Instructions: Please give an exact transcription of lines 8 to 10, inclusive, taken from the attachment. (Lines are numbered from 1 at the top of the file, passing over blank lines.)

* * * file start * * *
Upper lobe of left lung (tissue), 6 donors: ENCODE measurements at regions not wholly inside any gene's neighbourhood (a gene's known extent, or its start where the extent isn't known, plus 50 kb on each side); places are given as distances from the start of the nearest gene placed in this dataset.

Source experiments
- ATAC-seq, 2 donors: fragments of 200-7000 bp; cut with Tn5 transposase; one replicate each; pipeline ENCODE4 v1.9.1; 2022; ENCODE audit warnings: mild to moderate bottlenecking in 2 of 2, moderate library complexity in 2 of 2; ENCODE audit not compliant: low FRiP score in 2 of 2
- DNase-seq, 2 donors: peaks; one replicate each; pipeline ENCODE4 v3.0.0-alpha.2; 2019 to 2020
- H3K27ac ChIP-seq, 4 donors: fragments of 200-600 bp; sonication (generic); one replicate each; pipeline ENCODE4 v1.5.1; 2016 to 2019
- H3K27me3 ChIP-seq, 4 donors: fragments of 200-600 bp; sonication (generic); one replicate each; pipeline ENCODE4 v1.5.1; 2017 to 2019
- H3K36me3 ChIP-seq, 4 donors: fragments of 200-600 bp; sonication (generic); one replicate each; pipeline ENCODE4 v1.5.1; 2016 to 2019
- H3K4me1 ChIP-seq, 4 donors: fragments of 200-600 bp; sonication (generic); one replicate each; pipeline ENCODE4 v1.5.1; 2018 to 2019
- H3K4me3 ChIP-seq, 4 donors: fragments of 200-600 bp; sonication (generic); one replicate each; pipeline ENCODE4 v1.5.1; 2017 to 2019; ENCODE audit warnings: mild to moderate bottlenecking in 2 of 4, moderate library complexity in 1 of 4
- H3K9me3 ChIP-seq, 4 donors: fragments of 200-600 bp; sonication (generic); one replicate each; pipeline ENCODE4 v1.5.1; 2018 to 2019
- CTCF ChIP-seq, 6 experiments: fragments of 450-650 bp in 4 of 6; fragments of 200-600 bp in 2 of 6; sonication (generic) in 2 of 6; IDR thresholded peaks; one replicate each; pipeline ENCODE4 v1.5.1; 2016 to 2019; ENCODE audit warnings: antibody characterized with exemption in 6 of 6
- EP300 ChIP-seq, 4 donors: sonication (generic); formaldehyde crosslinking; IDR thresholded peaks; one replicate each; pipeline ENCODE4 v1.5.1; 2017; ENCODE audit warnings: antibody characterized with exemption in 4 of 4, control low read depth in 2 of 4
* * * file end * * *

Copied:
- H3K4me1 ChIP-seq, 4 donors: fragments of 200-600 bp; sonication (generic); one replicate each; pipeline ENCODE4 v1.5.1; 2018 to 2019
- H3K4me3 ChIP-seq, 4 donors: fragments of 200-600 bp; sonication (generic); one replicate each; pipeline ENCODE4 v1.5.1; 2017 to 2019; ENCODE audit warnings: mild to moderate bottlenecking in 2 of 4, moderate library complexity in 1 of 4
- H3K9me3 ChIP-seq, 4 donors: fragments of 200-600 bp; sonication (generic); one replicate each; pipeline ENCODE4 v1.5.1; 2018 to 2019